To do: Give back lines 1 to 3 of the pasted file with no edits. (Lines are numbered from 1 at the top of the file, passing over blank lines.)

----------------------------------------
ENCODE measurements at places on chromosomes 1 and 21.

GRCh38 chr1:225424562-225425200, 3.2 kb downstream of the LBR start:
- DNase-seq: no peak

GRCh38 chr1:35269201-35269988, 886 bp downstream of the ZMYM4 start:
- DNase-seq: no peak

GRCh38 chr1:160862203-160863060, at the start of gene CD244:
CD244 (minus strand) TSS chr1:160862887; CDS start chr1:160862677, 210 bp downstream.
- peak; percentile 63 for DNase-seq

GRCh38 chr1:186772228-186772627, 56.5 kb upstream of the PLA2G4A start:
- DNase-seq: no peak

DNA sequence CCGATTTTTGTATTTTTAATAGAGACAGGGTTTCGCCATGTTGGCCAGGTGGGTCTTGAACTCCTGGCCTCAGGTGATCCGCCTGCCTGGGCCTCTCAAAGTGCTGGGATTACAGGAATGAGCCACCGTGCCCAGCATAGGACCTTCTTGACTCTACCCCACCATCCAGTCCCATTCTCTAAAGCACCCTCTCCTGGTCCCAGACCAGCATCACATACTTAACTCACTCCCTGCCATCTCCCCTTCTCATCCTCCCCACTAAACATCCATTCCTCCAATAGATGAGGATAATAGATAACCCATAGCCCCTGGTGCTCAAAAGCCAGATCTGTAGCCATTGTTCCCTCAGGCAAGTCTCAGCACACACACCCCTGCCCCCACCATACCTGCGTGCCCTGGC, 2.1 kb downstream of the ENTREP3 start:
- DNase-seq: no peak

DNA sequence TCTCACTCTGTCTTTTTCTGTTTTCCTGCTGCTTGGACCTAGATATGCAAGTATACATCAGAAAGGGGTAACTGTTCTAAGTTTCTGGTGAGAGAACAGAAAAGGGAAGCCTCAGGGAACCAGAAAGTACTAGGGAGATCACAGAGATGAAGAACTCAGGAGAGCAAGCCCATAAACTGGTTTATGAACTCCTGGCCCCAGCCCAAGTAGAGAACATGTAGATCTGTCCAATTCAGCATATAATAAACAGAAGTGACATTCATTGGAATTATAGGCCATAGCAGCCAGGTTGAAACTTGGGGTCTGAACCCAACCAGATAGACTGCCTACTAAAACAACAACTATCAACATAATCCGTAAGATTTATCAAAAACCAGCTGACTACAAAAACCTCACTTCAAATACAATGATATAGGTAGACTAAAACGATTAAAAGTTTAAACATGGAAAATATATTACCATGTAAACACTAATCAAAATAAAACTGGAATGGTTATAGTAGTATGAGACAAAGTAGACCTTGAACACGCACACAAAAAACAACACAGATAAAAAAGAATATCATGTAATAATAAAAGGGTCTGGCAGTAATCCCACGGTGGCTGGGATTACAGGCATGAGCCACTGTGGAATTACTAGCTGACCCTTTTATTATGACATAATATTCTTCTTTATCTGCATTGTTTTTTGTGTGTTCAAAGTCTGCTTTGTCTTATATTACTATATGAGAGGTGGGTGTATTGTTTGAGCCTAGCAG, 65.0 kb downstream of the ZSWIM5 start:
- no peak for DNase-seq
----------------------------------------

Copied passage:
ENCODE measurements at places on chromosomes 1 and 21.

GRCh38 chr1:225424562-225425200, 3.2 kb downstream of the LBR start:
- DNase-seq: no peak